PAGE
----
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Consolidate A Credit Card To Reduce Your Debt

Posted by | Posted in Debt Management | Posted on 26-04-2010

Strange though it may sound a credit card can be a useful tool in controlling debt. The properly chosen credit card can, in fact, be used to consolidate debt. There are several features to look for though if you plan to use a credit card in this manner. As is always the case before you scrutinize any credit card option, you should first have a clear understanding of your credit situation.

Whenever you are approaching a decision about your credit it is of primary importance to pull your credit report. The government has mandated that all individuals be allowed an annual free credit report. When accessing this report make sure that you have gone to a truly free credit report site. Some companies lure people into their sites by advertising a free credit report and then ask for credit card information. Free credit reports are available from such sites but if you have supplied them with credit card information you may find that your card will be billed thirty days later for a credit report update. The charges will continue ever thirty days or so after the initial billing until you have cancelled the service. The best idea is not to give out any billing information in order to receive your free report.

Get a report from each of the three credit reporting agencies (Experian, Trans Union and Equifax). When you ask for your report the site will also offer to send a credit score (FICO score) for a small additional fee; knowing your FICO is also beneficial and generally worth the nominal cost. Again, read the fine print and be careful not to set up any ongoing transactions.

After receiving the three reports analyze them carefully. You are unique but your name may not be. Make sure all the credit card bills are actually yours. Also check to make sure your social security number is listed correctly. Social security numbers are keyed in by hand and thus subject to error. One digit misplaced can give you someone else’s derogatory credit. Report any errors to the agencies. Make the report to all three agencies as they do not share information.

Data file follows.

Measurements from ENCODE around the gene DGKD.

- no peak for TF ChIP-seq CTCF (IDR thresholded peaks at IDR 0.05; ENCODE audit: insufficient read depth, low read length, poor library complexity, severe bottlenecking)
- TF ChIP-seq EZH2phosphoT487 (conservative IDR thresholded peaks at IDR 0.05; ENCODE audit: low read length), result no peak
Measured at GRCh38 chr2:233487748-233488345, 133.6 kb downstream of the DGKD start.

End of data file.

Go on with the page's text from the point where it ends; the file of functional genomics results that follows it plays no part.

Now you have a list of all the revolving credit card debt that you owe, the balances and contact information. This is the money owed that may be ripe to consolidate on one credit card. Contact the creditors and find out what the current interest rate is on each card and if there are any programs which would allow you to reduce that rate. Let the companies know you are actively shopping for alternatives to your current rates. Customers in good standing with their credit card companies, customers with high FICO scores and customers who regularly charge and make their payments are valued by credit card companies. It may be that you will be offered incentives to retain their cards. Also, inquire about any balance transfer opportunities or other programs such as frequent flier miles.

Now you are going to design your own program to consolidate credit card debt. Compile a list of all the companies with columns comparing the like features: Interest rates, penalties, incentives, credit limits. When choosing which company to use to consolidate your credit cards, look at all the features not just the interest rates. Narrow down the options to two or three cards. Speak with company representatives. It may be possible to negotiate even better terms.

Once you have chosen an institution with which to consolidate credit card debt, follow through and transfer as many of your outstanding balances as possible to that one card. Adjust your credit card behavior and be disciplined about your use of credit. Cut up all the other cards. You may even wish to close all accounts other than one for emergencies. Don’t carry the two remaining cards in your wallet. Remember, charge cards are nice as long as you, not the card, are in charge.

Collection Harassment & Resolving Debt

Posted by | Posted in Debt Management | Posted on 19-04-2010

So you are getting collection calls? You’re desk is full of unpaid bills. You dread answering the phone. You are having trouble sleeping at night because you are worrying about a bunch of bills. You feel depressed.

Does any of this sound familiar? If it does then, maybe this article can help you. First of all you need to realize that you are not the only one. You are not alone. Then you need to know that there can be light at the end of the tunnel.

This article is not meant to be legal advice. It is to let you know your rights under the law. Perhaps it will steer you in the right direction. As this site is targeted for residents of Jacksonville, I will only deal with Florida statutes. I will explain your rights under the Fair Debt Collection Practices Act (FDCPA). This is legislation that was enacted in 1977 to stop abusive collection practices. I quote the Florida State Attorney General How to Protect Yourself: Debt CollectionsConsumer Source: The Florida Attorney General’s Office